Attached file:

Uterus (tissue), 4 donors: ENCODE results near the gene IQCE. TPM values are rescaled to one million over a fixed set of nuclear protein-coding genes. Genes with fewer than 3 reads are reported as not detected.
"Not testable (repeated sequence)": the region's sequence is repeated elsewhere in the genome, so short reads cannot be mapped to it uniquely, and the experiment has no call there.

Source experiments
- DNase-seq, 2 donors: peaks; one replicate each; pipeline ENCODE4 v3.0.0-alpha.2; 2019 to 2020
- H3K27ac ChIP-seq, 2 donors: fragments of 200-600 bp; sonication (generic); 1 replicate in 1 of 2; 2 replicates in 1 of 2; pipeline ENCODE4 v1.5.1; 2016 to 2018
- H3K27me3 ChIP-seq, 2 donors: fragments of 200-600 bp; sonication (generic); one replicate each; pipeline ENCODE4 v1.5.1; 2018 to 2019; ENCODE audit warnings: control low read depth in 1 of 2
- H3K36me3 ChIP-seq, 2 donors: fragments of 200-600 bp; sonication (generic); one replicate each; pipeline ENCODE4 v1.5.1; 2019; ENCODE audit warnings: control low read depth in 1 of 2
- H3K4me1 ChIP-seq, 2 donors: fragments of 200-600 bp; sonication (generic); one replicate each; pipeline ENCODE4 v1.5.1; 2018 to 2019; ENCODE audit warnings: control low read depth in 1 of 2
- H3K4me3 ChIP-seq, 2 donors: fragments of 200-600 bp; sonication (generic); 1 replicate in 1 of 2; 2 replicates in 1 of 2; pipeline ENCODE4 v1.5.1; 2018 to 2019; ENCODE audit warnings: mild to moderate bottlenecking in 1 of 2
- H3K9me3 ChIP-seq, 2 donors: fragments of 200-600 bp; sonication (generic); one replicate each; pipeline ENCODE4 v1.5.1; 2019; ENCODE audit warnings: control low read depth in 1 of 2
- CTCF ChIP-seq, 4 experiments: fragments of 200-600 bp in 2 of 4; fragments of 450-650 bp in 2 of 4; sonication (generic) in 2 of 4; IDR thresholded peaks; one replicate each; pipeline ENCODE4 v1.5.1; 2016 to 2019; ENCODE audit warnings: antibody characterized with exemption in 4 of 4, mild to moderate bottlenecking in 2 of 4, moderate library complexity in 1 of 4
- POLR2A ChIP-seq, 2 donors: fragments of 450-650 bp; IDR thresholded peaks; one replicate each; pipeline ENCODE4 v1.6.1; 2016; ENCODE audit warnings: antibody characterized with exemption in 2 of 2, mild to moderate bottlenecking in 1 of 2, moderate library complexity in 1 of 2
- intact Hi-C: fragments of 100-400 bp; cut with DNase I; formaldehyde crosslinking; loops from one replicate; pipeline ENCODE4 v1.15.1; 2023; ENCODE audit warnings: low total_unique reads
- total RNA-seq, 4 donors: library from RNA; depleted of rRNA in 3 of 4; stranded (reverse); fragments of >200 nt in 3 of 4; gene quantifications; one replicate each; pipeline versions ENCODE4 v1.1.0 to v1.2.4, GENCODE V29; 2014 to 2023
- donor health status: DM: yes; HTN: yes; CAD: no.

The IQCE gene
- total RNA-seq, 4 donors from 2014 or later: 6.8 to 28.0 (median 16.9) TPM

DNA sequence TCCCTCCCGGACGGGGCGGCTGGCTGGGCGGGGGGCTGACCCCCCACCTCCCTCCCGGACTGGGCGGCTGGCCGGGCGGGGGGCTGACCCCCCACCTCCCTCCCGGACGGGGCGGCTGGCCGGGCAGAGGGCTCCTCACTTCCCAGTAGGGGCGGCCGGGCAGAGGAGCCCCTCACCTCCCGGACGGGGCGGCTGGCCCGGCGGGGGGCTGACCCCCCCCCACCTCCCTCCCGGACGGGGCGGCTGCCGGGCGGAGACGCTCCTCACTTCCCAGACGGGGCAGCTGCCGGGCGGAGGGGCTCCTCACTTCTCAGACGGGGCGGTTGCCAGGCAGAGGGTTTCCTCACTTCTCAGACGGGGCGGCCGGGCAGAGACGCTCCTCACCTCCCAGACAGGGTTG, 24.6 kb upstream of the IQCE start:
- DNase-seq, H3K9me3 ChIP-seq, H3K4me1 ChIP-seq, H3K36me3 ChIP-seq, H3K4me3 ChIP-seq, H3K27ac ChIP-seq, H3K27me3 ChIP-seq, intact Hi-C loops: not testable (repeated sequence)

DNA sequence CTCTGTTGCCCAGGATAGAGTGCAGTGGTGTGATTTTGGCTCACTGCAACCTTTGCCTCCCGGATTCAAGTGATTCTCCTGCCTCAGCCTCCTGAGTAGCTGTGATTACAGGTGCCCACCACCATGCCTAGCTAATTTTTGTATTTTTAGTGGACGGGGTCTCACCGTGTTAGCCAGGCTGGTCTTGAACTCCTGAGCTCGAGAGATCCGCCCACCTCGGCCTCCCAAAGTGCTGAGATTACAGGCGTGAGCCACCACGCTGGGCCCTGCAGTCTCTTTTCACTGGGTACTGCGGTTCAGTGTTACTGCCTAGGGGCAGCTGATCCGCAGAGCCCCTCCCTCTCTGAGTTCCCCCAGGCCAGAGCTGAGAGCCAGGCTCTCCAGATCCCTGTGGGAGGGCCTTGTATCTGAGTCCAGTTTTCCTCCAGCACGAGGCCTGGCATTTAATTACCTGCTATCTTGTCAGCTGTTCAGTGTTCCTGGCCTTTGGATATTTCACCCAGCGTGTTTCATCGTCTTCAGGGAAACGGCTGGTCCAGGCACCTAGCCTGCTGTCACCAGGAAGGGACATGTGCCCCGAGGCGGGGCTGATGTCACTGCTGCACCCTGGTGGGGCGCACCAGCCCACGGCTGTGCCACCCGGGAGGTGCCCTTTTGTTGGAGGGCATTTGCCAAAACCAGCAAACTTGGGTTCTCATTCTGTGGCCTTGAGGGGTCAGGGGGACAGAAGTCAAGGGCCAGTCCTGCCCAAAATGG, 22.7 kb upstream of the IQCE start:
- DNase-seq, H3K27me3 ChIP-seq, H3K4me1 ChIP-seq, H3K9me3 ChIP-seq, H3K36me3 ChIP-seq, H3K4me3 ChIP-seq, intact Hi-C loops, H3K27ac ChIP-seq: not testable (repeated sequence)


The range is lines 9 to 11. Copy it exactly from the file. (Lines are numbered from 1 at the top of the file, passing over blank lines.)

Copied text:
- H3K4me3 ChIP-seq, 2 donors: fragments of 200-600 bp; sonication (generic); 1 replicate in 1 of 2; 2 replicates in 1 of 2; pipeline ENCODE4 v1.5.1; 2018 to 2019; ENCODE audit warnings: mild to moderate bottlenecking in 1 of 2
- H3K9me3 ChIP-seq, 2 donors: fragments of 200-600 bp; sonication (generic); one replicate each; pipeline ENCODE4 v1.5.1; 2019; ENCODE audit warnings: control low read depth in 1 of 2
- CTCF ChIP-seq, 4 experiments: fragments of 200-600 bp in 2 of 4; fragments of 450-650 bp in 2 of 4; sonication (generic) in 2 of 4; IDR thresholded peaks; one replicate each; pipeline ENCODE4 v1.5.1; 2016 to 2019; ENCODE audit warnings: antibody characterized with exemption in 4 of 4, mild to moderate bottlenecking in 2 of 4, moderate library complexity in 1 of 4